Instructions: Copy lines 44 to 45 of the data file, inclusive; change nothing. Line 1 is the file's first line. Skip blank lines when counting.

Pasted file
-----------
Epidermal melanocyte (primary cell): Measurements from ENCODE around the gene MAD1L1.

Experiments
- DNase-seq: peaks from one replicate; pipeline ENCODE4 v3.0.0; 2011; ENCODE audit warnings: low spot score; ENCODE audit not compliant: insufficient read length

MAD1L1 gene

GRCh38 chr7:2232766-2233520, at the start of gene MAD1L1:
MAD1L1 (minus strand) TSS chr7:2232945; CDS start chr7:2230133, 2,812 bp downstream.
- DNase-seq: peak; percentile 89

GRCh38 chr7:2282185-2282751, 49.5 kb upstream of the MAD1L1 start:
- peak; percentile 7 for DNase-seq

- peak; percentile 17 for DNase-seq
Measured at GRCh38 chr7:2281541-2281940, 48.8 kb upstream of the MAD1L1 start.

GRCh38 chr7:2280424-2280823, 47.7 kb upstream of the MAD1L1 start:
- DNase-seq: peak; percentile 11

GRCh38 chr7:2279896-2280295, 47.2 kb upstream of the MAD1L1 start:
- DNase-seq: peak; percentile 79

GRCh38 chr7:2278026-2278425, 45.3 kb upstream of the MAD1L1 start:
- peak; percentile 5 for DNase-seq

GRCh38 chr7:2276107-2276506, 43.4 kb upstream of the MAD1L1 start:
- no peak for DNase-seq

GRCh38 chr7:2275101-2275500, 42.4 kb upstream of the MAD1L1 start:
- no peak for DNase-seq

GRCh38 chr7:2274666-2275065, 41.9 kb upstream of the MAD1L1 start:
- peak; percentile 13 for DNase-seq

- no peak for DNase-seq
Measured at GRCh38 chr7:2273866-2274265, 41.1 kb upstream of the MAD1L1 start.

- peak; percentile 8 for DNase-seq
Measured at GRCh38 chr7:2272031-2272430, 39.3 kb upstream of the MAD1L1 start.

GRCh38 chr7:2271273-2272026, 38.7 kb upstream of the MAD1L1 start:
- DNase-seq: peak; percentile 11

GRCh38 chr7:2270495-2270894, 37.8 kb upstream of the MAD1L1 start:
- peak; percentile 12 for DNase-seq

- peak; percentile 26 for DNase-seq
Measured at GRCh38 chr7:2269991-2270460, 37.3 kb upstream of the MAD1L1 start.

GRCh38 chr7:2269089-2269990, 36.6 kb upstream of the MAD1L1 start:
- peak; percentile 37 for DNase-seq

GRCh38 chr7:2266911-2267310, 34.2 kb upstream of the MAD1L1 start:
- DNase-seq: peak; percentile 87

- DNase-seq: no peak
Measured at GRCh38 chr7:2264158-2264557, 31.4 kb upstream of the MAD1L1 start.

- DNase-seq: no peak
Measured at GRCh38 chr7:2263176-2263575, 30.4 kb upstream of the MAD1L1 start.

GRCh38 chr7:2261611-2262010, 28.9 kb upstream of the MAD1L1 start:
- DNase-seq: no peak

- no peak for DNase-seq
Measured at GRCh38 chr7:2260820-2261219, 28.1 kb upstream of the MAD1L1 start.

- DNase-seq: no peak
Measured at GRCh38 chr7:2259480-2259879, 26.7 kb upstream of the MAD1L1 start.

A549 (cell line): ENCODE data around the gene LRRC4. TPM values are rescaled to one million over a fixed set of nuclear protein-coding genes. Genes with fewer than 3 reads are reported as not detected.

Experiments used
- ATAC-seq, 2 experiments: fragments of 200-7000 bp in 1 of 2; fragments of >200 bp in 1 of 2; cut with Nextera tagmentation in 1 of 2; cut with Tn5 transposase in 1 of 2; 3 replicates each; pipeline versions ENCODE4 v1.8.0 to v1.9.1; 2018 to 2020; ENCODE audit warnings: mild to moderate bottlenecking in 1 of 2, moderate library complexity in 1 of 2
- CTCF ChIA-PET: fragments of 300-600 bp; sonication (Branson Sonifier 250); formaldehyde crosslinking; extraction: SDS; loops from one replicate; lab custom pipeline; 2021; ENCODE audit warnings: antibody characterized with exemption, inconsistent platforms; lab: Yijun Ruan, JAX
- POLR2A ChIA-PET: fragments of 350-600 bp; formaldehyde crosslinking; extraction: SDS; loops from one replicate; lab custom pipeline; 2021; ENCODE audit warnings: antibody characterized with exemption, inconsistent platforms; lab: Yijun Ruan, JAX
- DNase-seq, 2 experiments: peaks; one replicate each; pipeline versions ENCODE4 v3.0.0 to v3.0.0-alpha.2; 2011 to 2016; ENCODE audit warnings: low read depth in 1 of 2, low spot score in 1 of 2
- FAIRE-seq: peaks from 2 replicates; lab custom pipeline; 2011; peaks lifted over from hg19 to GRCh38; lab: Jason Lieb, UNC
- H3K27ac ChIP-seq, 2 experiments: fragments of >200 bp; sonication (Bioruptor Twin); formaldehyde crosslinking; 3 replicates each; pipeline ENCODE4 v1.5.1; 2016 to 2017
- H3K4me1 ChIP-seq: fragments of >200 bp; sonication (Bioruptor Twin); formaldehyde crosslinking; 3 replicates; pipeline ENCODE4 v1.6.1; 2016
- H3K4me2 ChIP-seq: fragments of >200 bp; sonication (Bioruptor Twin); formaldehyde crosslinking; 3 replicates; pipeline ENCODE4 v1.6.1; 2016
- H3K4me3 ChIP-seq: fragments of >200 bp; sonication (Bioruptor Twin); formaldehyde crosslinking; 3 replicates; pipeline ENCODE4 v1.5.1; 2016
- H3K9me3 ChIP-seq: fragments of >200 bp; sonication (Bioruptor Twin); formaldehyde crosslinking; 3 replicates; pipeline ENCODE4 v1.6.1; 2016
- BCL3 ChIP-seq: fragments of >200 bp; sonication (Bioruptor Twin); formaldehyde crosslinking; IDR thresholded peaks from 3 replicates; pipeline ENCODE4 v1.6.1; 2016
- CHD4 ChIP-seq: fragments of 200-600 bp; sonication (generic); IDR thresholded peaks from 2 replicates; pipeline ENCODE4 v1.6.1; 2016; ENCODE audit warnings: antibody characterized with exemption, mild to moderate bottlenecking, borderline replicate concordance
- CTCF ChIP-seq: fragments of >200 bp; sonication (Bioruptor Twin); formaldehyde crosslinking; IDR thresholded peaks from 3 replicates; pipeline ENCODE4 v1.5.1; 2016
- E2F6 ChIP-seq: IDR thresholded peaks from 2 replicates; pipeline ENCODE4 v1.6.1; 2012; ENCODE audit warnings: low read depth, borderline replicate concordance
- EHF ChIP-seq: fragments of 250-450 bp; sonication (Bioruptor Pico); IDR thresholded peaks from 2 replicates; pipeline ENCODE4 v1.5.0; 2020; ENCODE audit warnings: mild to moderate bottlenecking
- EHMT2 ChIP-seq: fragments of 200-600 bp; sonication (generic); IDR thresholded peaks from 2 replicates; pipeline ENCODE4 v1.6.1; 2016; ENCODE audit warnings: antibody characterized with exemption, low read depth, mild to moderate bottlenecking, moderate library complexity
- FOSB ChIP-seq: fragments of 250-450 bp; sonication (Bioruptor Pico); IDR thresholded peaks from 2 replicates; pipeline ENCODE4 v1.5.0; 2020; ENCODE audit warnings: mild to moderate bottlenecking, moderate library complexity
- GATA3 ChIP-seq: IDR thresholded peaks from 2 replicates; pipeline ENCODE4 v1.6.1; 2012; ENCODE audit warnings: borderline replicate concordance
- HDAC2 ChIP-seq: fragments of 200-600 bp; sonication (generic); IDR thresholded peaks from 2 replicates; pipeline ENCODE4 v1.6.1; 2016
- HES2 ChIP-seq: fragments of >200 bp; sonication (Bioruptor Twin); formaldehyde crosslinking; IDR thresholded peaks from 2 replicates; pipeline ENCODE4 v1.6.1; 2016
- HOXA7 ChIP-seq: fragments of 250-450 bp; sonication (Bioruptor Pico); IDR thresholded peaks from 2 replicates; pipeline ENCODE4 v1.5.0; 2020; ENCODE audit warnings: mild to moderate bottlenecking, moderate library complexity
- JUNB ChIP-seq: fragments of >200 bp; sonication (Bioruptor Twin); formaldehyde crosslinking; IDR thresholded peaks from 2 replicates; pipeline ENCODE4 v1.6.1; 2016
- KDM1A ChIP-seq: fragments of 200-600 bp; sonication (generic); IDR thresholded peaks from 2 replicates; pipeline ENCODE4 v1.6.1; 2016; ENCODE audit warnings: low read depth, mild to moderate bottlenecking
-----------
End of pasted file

- no peak for DNase-seq
Measured at GRCh38 chr7:2260820-2261219, 28.1 kb upstream of the MAD1L1 start.